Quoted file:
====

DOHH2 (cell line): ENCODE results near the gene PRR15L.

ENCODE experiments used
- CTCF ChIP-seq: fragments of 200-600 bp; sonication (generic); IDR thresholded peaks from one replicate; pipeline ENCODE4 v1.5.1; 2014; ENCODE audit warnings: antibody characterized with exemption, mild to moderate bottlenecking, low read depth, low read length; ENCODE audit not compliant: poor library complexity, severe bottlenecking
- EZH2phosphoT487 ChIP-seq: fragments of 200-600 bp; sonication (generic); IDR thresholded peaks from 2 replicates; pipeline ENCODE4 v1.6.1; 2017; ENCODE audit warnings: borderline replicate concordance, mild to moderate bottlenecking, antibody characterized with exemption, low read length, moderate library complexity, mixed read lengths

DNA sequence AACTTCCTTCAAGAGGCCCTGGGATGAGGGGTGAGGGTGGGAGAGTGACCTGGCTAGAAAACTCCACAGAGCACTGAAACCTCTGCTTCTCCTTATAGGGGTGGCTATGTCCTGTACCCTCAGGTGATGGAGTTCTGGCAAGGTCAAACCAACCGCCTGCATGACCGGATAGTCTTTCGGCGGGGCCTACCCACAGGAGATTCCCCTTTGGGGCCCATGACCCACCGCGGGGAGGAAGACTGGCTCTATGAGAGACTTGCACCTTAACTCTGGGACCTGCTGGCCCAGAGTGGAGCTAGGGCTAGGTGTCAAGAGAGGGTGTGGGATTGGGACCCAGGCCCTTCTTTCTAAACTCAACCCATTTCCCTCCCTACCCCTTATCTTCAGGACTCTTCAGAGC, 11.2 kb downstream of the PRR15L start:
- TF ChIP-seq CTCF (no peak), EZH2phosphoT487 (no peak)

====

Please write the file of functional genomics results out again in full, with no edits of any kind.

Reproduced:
DOHH2 (cell line): ENCODE results near the gene PRR15L.

ENCODE experiments used
- CTCF ChIP-seq: fragments of 200-600 bp; sonication (generic); IDR thresholded peaks from one replicate; pipeline ENCODE4 v1.5.1; 2014; ENCODE audit warnings: antibody characterized with exemption, mild to moderate bottlenecking, low read depth, low read length; ENCODE audit not compliant: poor library complexity, severe bottlenecking
- EZH2phosphoT487 ChIP-seq: fragments of 200-600 bp; sonication (generic); IDR thresholded peaks from 2 replicates; pipeline ENCODE4 v1.6.1; 2017; ENCODE audit warnings: borderline replicate concordance, mild to moderate bottlenecking, antibody characterized with exemption, low read length, moderate library complexity, mixed read lengths

DNA sequence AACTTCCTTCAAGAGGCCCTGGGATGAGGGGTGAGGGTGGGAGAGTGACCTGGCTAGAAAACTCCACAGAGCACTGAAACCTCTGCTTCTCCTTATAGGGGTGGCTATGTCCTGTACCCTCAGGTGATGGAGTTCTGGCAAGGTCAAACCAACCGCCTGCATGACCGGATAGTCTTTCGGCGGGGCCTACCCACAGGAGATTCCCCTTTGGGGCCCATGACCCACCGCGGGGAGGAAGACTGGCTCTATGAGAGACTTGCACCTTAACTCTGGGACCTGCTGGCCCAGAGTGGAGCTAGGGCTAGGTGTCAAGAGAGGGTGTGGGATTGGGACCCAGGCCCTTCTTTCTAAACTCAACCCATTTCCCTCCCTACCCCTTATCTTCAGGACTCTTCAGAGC, 11.2 kb downstream of the PRR15L start:
- TF ChIP-seq CTCF (no peak), EZH2phosphoT487 (no peak)